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Newport Beach resident Marlan Bourns, whose inventions were instrumental in the Apollo 11 moon landing and Mars Rover expedition, died earlier this month at the age of 93.
The Michigan native’s most adopted invention, the Trimpot trimming potentiometer, was created in 1952. The device, which measures electromotive force, is used for a range of applications today, including controlling the position of patients during MRI and CAT scans, regulating power for cell phone towers and toning electrical guitars.
He earned a reputation for translating complex concepts into devices at the University of Michigan’s machine shop on his way to earning a bachelor’s degree in physics. Bourns’ skills led to his selection for a top secret U.S. Navy program during World War II at the California Institute of Technology. The program eventually became a key part of the Manhattan Project.
Marlan and his wife, Rosemary, founded Bourns Laboratories in a single car garage behind their home in Altadena, testing products in the kitchen using the oven and freezer to replicate hot and cold environments.
The company later became Bourns Inc., establishing its headquarters in Riverside.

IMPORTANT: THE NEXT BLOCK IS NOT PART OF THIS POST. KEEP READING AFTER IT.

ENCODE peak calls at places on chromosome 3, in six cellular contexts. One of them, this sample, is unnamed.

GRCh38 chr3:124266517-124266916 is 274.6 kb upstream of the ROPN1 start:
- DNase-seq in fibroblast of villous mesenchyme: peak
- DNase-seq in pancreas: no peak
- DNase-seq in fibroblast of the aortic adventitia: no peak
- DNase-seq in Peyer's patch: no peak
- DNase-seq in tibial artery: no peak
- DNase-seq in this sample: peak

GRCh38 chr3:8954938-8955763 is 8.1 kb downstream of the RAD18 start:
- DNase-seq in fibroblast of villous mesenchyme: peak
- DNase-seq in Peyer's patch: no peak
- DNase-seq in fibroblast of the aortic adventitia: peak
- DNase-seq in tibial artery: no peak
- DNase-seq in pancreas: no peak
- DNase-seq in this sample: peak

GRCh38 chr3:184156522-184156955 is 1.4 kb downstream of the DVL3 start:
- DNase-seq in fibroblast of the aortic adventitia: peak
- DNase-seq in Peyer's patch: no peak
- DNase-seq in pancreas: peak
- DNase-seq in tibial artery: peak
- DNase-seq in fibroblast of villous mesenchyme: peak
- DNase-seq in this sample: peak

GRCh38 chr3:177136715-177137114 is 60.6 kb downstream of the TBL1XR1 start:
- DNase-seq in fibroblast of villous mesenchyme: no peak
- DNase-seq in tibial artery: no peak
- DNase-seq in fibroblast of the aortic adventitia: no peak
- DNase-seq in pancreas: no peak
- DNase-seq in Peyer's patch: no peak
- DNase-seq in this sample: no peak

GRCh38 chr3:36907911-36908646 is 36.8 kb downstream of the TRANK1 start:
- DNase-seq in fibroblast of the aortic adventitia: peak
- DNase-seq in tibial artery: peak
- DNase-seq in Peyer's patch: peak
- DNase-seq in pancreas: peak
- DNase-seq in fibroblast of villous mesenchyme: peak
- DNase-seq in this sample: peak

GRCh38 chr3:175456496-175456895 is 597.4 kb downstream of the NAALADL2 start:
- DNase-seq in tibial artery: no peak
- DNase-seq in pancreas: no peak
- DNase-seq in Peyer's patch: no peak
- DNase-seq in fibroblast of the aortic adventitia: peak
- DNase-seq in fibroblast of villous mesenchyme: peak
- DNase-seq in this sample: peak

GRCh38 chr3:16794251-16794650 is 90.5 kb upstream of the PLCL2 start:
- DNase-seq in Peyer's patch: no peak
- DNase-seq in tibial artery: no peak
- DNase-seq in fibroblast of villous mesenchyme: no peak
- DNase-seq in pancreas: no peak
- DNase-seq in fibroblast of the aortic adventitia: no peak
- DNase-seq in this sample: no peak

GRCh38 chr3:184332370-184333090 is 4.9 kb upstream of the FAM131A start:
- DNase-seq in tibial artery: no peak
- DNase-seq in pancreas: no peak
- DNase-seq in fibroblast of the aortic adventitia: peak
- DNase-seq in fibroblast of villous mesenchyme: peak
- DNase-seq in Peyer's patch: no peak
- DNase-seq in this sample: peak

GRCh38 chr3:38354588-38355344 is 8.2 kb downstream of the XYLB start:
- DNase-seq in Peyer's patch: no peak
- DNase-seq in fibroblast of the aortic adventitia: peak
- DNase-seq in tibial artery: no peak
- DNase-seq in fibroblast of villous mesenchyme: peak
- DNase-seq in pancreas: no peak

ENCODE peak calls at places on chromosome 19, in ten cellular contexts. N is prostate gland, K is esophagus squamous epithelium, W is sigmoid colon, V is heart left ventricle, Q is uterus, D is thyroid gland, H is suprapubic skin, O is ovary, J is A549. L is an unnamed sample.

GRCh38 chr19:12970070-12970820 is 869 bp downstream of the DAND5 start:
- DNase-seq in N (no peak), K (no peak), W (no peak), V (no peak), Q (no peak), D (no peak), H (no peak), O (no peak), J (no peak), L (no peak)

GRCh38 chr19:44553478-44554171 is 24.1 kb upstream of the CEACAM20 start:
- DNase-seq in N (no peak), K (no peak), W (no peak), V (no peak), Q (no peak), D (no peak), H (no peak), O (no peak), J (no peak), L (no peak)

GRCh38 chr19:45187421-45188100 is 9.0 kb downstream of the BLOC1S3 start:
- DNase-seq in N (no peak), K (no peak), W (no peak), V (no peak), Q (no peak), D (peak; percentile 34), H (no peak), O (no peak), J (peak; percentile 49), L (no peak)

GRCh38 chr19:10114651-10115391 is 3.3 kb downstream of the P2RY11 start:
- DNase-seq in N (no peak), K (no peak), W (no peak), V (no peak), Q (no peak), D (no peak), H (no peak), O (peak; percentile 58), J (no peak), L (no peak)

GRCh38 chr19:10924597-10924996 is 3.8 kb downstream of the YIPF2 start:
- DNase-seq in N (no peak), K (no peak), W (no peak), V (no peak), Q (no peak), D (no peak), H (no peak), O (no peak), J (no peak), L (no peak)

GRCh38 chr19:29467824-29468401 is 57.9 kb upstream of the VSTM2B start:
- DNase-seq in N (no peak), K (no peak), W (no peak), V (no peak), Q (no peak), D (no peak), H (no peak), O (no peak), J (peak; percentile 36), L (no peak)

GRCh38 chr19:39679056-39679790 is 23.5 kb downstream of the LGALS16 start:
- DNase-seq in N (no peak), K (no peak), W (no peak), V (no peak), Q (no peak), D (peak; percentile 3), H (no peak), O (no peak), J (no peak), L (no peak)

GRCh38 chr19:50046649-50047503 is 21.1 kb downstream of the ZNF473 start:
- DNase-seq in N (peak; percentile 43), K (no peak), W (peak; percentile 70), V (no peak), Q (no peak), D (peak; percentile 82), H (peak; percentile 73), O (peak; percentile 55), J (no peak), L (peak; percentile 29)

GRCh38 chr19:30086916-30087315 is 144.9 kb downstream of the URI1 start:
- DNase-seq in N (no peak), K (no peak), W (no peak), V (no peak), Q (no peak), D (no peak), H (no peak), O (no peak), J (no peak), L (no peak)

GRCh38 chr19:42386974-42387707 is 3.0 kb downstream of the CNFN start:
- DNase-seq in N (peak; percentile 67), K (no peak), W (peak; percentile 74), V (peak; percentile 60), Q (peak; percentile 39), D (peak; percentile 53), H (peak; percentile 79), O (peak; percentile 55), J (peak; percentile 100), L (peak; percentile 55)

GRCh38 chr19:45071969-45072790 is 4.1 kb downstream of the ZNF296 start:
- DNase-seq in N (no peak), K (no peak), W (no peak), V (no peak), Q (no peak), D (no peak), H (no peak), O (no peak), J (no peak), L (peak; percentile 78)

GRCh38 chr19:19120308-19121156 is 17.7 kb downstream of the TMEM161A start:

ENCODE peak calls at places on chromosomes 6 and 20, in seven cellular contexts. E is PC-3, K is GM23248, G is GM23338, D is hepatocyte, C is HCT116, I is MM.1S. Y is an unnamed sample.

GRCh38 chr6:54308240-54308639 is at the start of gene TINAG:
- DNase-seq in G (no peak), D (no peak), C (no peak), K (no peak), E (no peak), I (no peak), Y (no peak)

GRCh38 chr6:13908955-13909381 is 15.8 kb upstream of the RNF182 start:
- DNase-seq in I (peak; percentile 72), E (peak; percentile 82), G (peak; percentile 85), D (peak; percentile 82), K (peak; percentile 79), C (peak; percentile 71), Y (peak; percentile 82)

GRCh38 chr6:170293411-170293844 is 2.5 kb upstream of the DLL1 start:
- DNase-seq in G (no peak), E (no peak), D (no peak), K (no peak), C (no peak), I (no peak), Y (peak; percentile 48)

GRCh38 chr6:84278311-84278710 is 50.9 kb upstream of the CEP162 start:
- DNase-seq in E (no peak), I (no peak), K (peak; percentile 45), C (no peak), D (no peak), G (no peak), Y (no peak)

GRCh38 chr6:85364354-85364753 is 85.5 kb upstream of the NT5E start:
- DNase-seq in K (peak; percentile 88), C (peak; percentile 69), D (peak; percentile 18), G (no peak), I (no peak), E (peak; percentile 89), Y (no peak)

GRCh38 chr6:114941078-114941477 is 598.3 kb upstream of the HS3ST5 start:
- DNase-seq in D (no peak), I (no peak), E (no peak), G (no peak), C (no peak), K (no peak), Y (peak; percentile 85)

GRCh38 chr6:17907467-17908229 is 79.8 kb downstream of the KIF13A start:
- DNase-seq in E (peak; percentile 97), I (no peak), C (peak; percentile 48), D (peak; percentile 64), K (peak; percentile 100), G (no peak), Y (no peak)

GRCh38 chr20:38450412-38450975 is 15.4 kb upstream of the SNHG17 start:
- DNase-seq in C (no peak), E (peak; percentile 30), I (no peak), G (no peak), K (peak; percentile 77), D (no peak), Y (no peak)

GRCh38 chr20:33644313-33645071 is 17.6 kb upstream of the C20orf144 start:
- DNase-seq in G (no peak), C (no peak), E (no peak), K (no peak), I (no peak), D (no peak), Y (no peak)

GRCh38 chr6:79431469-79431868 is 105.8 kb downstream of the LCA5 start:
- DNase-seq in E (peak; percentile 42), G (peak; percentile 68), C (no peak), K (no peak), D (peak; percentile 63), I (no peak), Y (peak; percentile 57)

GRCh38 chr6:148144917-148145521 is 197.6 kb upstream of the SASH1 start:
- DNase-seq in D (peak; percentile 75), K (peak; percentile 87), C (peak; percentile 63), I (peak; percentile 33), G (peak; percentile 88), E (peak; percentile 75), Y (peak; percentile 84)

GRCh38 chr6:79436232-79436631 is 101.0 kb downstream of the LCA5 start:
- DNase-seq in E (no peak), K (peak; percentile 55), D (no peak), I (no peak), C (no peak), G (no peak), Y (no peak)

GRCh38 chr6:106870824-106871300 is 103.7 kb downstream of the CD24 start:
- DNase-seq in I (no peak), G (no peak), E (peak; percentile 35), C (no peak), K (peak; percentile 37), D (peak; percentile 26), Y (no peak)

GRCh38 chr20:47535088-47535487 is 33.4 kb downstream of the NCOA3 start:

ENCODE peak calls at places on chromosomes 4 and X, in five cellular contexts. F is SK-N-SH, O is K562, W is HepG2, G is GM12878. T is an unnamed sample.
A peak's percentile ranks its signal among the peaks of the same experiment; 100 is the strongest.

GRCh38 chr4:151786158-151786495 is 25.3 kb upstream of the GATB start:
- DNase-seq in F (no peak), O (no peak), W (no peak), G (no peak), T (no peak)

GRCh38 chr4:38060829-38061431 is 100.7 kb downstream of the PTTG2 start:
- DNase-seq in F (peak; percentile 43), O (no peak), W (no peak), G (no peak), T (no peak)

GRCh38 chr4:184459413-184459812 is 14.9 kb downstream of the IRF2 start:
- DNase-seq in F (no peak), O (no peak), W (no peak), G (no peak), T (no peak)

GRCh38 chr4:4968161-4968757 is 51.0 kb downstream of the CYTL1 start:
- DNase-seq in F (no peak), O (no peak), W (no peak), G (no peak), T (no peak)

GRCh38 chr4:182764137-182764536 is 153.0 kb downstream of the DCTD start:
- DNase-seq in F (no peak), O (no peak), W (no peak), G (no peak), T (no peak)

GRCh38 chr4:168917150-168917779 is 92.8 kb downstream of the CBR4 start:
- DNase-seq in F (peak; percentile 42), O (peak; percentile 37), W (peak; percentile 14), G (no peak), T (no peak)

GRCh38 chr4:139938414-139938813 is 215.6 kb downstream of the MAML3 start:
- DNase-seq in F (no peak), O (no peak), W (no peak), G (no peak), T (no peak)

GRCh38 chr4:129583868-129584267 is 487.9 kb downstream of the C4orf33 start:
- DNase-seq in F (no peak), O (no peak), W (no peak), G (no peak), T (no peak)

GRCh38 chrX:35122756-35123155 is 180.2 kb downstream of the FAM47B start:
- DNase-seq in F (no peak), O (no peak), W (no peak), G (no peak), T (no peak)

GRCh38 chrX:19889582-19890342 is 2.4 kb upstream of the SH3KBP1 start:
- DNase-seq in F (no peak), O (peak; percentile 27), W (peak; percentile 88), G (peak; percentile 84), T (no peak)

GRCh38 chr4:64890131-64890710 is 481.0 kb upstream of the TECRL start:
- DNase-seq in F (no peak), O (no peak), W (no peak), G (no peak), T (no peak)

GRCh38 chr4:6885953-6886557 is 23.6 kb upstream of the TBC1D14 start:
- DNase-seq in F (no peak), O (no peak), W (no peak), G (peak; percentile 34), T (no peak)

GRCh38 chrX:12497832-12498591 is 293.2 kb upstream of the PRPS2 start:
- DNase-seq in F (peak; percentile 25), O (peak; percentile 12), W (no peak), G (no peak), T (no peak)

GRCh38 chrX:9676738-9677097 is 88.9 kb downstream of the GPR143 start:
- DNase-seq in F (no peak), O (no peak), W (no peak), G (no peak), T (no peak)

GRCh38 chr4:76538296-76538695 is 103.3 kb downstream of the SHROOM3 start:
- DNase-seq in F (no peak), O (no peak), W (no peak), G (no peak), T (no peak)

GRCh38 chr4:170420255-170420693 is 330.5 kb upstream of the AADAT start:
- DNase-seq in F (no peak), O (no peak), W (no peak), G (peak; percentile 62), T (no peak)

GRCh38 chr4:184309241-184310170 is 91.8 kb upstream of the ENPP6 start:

The couple’s big break came when San Diego-based Consolidated Vultee Aircraft Corp. placed a $17,000 order that included every product the company made.
The products were critical to monitoring flight surfaces, acceleration, hydraulic pressure and altitude in aircraft and guided missiles. Bourns products played a key role in the success of the Apollo missions to the moon, including the sensor in the joystick control to set the Lunar Landing Module down on the surface of the moon, and pressure transducers in astronauts’ backpacks that regulated oxygen.
Other Bourne products have been just as influential.
Its sensors control the acceleration and breaks in automobiles as well steering and stability systems that improve passenger safety. The company’s surge arrestors protect homes and offices against power surges caused by lightning, while its fuses help keep batteries from overheating.
The company employs approximately 4,500 people today with manufacturing plants and design centers in Michigan, Santa Clara, Utah, Mexico, Asia and several European countries.
Bourns de Mexico is the oldest maquiladora in Tijuana.
Marlan received numerous recognitions for his accomplishments and was recently honored as a Fellow of the UC Riverside, Bourns College of Engineering. The Bourns family and the Bourns Foundation provided a $6 million endowment, which has grown to $10 million.
California State University, San Bernardino, honored the Bourns family in 2010 with the Spirit of the Entrepreneur, Lifetime Achievement Award. The couple received Sensors Magazine’s 1996 Lifetime Achievement Award.
Marlan Bourns was remembered for his great sense of humor, his love of games and compassion, the family said.
Rosemary, his wife of 65 years, died in 2012.
They are survived by their four children, Gordon, Linda (Hill), Anita (Macbeth) and Denise (Moyles); fourteen grandchildren; and six great-grandchildren.